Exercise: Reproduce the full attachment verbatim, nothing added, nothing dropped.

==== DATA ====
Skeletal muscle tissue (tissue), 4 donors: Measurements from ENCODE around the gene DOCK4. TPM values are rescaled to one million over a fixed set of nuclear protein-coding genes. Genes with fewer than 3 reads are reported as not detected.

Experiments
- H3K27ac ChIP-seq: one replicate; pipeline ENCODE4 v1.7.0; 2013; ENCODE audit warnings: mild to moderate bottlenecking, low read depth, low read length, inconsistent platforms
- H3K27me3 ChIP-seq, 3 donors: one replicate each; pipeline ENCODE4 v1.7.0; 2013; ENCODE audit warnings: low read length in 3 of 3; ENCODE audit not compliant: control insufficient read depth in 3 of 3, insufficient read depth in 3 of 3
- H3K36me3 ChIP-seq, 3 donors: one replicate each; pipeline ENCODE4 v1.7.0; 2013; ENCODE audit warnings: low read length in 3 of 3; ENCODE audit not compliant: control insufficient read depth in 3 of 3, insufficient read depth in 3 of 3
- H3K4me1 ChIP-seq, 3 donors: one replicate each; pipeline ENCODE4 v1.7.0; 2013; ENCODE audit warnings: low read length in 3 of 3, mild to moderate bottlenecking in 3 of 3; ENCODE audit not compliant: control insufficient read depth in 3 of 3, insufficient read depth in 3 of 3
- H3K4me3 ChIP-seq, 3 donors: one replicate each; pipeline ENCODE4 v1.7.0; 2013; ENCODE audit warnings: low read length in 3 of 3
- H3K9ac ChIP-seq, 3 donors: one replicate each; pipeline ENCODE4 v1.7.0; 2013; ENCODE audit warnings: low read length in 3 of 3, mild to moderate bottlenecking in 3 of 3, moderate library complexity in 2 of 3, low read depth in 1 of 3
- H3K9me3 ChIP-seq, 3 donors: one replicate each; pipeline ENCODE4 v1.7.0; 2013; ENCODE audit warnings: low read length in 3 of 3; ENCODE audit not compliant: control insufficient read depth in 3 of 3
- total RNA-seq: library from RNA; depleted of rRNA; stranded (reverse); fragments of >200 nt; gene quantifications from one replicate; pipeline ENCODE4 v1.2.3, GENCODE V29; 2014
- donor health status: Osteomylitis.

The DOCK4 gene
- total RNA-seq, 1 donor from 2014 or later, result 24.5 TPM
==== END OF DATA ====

Skeletal muscle tissue (tissue), 4 donors: Measurements from ENCODE around the gene DOCK4. TPM values are rescaled to one million over a fixed set of nuclear protein-coding genes. Genes with fewer than 3 reads are reported as not detected.

Experiments
- H3K27ac ChIP-seq: one replicate; pipeline ENCODE4 v1.7.0; 2013; ENCODE audit warnings: mild to moderate bottlenecking, low read depth, low read length, inconsistent platforms
- H3K27me3 ChIP-seq, 3 donors: one replicate each; pipeline ENCODE4 v1.7.0; 2013; ENCODE audit warnings: low read length in 3 of 3; ENCODE audit not compliant: control insufficient read depth in 3 of 3, insufficient read depth in 3 of 3
- H3K36me3 ChIP-seq, 3 donors: one replicate each; pipeline ENCODE4 v1.7.0; 2013; ENCODE audit warnings: low read length in 3 of 3; ENCODE audit not compliant: control insufficient read depth in 3 of 3, insufficient read depth in 3 of 3
- H3K4me1 ChIP-seq, 3 donors: one replicate each; pipeline ENCODE4 v1.7.0; 2013; ENCODE audit warnings: low read length in 3 of 3, mild to moderate bottlenecking in 3 of 3; ENCODE audit not compliant: control insufficient read depth in 3 of 3, insufficient read depth in 3 of 3
- H3K4me3 ChIP-seq, 3 donors: one replicate each; pipeline ENCODE4 v1.7.0; 2013; ENCODE audit warnings: low read length in 3 of 3
- H3K9ac ChIP-seq, 3 donors: one replicate each; pipeline ENCODE4 v1.7.0; 2013; ENCODE audit warnings: low read length in 3 of 3, mild to moderate bottlenecking in 3 of 3, moderate library complexity in 2 of 3, low read depth in 1 of 3
- H3K9me3 ChIP-seq, 3 donors: one replicate each; pipeline ENCODE4 v1.7.0; 2013; ENCODE audit warnings: low read length in 3 of 3; ENCODE audit not compliant: control insufficient read depth in 3 of 3
- total RNA-seq: library from RNA; depleted of rRNA; stranded (reverse); fragments of >200 nt; gene quantifications from one replicate; pipeline ENCODE4 v1.2.3, GENCODE V29; 2014
- donor health status: Osteomylitis.

The DOCK4 gene
- total RNA-seq, 1 donor from 2014 or later, result 24.5 TPM